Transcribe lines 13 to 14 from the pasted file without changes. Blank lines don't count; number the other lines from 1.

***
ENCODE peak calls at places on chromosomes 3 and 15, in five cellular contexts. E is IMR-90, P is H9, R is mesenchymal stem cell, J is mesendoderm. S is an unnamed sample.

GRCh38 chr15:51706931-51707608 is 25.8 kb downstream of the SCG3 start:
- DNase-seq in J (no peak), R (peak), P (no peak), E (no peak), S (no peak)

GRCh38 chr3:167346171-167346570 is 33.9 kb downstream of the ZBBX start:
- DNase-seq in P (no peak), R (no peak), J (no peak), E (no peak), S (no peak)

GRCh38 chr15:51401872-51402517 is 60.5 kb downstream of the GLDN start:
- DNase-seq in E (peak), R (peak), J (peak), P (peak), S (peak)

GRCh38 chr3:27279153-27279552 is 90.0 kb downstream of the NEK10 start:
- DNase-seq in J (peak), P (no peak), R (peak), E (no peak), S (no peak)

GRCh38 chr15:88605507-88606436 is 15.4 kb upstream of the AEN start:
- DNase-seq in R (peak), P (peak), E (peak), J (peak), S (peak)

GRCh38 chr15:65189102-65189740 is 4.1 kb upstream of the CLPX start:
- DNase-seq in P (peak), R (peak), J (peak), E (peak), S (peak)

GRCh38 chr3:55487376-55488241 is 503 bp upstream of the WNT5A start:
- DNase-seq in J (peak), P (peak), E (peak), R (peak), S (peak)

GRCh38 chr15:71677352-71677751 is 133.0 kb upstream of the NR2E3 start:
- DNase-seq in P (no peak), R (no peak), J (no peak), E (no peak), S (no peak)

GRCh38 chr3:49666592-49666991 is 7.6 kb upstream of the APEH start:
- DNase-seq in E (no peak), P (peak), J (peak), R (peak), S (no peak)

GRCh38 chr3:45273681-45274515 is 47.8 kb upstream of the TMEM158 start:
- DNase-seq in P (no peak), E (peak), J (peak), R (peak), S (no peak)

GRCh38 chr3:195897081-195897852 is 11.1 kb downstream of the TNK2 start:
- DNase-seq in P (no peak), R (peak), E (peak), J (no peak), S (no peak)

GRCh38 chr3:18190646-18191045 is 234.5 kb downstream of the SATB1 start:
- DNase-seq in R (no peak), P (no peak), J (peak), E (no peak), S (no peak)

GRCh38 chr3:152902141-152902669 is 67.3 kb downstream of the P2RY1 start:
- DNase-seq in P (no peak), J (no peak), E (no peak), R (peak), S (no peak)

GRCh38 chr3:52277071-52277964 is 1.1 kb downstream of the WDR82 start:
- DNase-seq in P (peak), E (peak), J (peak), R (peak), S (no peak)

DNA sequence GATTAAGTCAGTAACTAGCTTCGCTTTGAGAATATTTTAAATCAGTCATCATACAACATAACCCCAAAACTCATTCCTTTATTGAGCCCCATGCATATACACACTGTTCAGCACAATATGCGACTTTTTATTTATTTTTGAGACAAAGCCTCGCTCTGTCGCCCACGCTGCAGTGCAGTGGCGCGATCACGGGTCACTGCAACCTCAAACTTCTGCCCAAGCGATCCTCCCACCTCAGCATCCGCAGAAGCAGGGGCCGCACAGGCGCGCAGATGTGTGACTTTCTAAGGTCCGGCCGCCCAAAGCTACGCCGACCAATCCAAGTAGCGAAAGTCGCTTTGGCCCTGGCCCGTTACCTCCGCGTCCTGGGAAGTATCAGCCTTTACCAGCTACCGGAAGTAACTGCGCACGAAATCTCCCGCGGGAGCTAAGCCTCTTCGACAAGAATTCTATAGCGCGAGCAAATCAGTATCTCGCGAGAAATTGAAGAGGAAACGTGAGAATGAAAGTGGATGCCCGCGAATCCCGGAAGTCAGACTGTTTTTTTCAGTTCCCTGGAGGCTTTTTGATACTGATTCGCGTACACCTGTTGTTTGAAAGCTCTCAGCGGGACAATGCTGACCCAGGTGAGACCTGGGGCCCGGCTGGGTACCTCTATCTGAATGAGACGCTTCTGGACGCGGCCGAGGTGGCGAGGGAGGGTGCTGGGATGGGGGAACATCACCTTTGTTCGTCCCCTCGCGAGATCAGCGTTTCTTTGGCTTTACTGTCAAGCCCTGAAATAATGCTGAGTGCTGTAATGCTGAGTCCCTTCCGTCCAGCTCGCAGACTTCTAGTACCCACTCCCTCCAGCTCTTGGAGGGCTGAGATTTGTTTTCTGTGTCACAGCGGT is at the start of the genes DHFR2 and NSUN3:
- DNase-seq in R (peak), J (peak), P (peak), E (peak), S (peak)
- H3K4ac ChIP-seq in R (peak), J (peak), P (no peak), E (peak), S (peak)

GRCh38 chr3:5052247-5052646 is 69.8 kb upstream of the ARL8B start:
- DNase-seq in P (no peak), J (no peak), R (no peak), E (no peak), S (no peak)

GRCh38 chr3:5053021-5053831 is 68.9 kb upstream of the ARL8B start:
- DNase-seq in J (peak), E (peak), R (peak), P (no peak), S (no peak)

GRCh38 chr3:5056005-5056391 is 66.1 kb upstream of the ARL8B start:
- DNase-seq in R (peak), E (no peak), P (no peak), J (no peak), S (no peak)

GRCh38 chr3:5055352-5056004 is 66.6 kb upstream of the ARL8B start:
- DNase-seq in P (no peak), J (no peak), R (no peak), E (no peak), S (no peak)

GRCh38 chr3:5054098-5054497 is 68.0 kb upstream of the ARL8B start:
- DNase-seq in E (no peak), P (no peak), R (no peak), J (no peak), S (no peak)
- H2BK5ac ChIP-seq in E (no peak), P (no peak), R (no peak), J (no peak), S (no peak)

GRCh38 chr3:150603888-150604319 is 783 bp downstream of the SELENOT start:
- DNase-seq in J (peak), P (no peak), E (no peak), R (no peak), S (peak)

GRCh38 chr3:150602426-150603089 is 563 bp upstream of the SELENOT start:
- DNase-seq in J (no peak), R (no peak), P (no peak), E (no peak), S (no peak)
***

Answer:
- DNase-seq in P (peak), R (peak), J (peak), E (peak), S (peak)

GRCh38 chr3:55487376-55488241 is 503 bp upstream of the WNT5A start: